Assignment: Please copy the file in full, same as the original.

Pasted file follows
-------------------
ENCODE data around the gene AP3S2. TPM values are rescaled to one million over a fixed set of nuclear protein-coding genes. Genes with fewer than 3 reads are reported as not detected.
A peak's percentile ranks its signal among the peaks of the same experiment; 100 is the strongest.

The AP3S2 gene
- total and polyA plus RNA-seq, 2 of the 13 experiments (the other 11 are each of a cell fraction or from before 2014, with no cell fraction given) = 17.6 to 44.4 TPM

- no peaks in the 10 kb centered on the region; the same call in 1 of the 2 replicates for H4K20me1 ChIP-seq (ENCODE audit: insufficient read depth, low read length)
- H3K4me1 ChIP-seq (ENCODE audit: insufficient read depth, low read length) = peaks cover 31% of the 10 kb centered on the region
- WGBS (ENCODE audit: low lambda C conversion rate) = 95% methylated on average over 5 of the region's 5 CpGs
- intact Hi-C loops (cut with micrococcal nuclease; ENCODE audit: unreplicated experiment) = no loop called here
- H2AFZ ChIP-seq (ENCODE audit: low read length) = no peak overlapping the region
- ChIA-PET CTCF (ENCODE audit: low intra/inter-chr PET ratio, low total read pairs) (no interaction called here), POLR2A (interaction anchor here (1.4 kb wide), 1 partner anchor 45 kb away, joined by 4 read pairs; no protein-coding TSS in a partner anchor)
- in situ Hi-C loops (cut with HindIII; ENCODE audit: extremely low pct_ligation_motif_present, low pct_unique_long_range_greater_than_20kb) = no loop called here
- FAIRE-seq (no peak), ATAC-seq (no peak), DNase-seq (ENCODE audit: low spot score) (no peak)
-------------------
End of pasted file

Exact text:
ENCODE data around the gene AP3S2. TPM values are rescaled to one million over a fixed set of nuclear protein-coding genes. Genes with fewer than 3 reads are reported as not detected.
A peak's percentile ranks its signal among the peaks of the same experiment; 100 is the strongest.

The AP3S2 gene
- total and polyA plus RNA-seq, 2 of the 13 experiments (the other 11 are each of a cell fraction or from before 2014, with no cell fraction given) = 17.6 to 44.4 TPM

- no peaks in the 10 kb centered on the region; the same call in 1 of the 2 replicates for H4K20me1 ChIP-seq (ENCODE audit: insufficient read depth, low read length)
- H3K4me1 ChIP-seq (ENCODE audit: insufficient read depth, low read length) = peaks cover 31% of the 10 kb centered on the region
- WGBS (ENCODE audit: low lambda C conversion rate) = 95% methylated on average over 5 of the region's 5 CpGs
- intact Hi-C loops (cut with micrococcal nuclease; ENCODE audit: unreplicated experiment) = no loop called here
- H2AFZ ChIP-seq (ENCODE audit: low read length) = no peak overlapping the region
- ChIA-PET CTCF (ENCODE audit: low intra/inter-chr PET ratio, low total read pairs) (no interaction called here), POLR2A (interaction anchor here (1.4 kb wide), 1 partner anchor 45 kb away, joined by 4 read pairs; no protein-coding TSS in a partner anchor)
- in situ Hi-C loops (cut with HindIII; ENCODE audit: extremely low pct_ligation_motif_present, low pct_unique_long_range_greater_than_20kb) = no loop called here
- FAIRE-seq (no peak), ATAC-seq (no peak), DNase-seq (ENCODE audit: low spot score) (no peak)